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N.H.L. Announces Plan for Returning

More than two and a half months after shutting down because of the coronavirus outbreak, the National Hockey League became the largest North American professional sports league to announce definitive plans for a return.

Gary Bettman, the commissioner of the N.H.L., announced on Tuesday that 24 teams, the top 12 in the standings for each conference, will return to contest the playoffs when medically cleared. Official training camps would resume no earlier than July 1. The regular season was officially declared complete.

“We remain focused on the safety of our players, coaches, support staff and arena personnel,” Bettman said. “We will not set dates, choose sites or begin to play until we know it is appropriate and prudent and are approved to do so.”

The N.H.L. issued a memo on Monday that detailed testing and safety protocols for all personnel returning to team facilities for voluntary practices, beginning in early June, pending local shutdown ordinances’ being lifted.

Following that, Bettman outlined what the league is calling Phase 3, a conference-based round-robin playoff, hosted in two hub cities. The cities will be chosen from a list that includes Chicago; Columbus, Ohio; Dallas; Edmonton, Alberta; Las Vegas; Los Angeles; Minneapolis/St. Paul; Pittsburgh; and Toronto.

Only 50 members of each team’s personnel will be allowed in the hub city.

The last N.H.L. games were played on March 11, the same night that Rudy Gobert of the National Basketball Association’s Utah Jazz tested positive for the coronavirus while his team was in Oklahoma City to play the Thunder. That game was canceled, and most sports leagues’ events, including Major League Baseball’s spring training, were called off the next day.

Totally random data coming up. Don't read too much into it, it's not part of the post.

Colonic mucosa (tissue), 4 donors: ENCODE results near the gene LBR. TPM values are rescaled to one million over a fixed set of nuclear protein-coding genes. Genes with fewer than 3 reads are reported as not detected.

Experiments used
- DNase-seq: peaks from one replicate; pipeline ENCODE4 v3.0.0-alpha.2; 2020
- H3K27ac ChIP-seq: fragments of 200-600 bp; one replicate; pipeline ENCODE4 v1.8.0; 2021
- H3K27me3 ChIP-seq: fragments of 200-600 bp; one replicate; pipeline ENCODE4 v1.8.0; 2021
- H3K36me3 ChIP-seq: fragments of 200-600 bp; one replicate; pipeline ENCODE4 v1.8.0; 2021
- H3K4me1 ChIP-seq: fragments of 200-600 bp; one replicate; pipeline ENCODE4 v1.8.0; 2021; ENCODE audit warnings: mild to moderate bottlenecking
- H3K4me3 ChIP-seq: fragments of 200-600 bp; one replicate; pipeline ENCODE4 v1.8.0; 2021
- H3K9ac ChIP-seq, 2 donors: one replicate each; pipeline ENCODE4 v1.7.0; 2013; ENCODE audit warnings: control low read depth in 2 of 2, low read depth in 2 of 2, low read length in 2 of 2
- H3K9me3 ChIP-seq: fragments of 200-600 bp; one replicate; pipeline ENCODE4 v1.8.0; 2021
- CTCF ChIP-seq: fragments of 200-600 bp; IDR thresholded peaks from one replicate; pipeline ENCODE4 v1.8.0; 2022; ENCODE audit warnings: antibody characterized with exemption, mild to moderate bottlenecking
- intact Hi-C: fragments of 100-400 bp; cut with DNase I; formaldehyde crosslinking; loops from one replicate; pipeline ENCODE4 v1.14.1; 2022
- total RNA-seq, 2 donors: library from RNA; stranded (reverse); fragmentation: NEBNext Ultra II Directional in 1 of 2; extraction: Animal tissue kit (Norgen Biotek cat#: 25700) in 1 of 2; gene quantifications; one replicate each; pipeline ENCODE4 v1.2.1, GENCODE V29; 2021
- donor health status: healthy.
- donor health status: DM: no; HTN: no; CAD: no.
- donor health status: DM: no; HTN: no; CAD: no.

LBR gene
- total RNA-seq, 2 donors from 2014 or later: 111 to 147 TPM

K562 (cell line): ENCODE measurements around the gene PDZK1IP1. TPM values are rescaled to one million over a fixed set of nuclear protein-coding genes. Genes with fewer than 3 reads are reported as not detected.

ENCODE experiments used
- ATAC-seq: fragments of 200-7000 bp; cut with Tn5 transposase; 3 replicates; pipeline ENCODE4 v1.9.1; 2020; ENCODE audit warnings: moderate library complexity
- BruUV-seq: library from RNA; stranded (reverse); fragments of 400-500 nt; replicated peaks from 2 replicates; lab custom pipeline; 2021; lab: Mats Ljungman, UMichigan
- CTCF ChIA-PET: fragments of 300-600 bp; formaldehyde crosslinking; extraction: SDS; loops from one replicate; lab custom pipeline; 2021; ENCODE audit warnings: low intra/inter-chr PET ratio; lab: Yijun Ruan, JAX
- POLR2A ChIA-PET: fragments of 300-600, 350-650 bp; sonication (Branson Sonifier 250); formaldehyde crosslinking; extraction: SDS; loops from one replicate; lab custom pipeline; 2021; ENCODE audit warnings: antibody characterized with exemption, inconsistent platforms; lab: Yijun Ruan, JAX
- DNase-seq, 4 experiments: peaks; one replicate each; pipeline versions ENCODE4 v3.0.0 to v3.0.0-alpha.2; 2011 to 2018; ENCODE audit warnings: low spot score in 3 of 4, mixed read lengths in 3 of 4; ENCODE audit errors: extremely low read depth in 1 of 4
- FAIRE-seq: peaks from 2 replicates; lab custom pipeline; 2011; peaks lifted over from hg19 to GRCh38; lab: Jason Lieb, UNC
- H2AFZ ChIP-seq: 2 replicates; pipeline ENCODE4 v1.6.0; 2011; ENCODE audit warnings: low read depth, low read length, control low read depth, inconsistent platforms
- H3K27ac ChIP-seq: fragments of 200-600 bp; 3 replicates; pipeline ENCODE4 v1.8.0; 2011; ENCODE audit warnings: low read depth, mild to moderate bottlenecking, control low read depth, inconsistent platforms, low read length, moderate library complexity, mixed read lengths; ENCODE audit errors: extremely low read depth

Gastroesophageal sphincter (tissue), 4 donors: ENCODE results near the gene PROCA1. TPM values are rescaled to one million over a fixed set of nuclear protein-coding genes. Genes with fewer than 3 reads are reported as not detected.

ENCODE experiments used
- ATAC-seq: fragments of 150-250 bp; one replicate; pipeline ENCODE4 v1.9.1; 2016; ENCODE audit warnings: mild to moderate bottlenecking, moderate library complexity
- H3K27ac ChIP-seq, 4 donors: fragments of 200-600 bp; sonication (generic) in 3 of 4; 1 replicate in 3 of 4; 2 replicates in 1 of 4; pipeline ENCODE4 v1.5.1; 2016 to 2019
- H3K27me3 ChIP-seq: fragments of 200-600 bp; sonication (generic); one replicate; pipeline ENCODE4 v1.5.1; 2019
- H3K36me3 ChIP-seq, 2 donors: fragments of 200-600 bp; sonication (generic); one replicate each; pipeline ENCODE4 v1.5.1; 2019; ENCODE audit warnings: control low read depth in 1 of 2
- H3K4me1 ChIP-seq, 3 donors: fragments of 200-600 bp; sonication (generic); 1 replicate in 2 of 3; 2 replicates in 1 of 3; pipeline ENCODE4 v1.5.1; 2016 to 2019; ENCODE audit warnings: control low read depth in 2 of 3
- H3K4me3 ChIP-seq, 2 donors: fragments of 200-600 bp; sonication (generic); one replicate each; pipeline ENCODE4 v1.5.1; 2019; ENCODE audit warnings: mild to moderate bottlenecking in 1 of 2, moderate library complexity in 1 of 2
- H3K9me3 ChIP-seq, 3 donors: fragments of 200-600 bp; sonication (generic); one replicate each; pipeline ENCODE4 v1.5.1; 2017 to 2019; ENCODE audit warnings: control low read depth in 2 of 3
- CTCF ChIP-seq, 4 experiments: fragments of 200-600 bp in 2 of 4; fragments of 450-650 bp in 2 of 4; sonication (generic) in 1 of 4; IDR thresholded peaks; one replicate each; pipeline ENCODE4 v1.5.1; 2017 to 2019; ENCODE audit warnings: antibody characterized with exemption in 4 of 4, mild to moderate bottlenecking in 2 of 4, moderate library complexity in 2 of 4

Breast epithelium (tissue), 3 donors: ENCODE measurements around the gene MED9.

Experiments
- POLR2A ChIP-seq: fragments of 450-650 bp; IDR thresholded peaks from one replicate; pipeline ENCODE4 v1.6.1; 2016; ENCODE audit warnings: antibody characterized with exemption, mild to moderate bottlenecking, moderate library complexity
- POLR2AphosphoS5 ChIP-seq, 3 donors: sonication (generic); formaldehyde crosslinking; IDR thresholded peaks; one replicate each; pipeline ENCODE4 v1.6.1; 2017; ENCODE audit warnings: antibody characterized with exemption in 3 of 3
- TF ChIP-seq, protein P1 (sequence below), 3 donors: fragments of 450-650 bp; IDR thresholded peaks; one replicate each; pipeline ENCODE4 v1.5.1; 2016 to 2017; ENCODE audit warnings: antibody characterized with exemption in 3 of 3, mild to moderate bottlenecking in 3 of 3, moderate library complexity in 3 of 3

Some sports have trickled back already, including NASCAR, and soccer and baseball in some countries. The PGA Tour announced plans to resume play on June 11 without fans in attendance and with testing procedures for golfers and caddies.

  • Frequently Asked Questions and Advice

    Updated May 26, 2020

    • How can I protect myself while flying?

      If air travel is unavoidable, there are some steps you can take to protect yourself. Most important: Wash your hands often, and stop touching your face. If possible, choose a window seat. A study from Emory University found that during flu season, the safest place to sit on a plane is by a window, as people sitting in window seats had less contact with potentially sick people. Disinfect hard surfaces. When you get to your seat and your hands are clean, use disinfecting wipes to clean the hard surfaces at your seat like the head and arm rest, the seatbelt buckle, the remote, screen, seat back pocket and the tray table. If the seat is hard and nonporous or leather or pleather, you can wipe that down, too. (Using wipes on upholstered seats could lead to a wet seat and spreading of germs rather than killing them.)

    • What are the symptoms of coronavirus?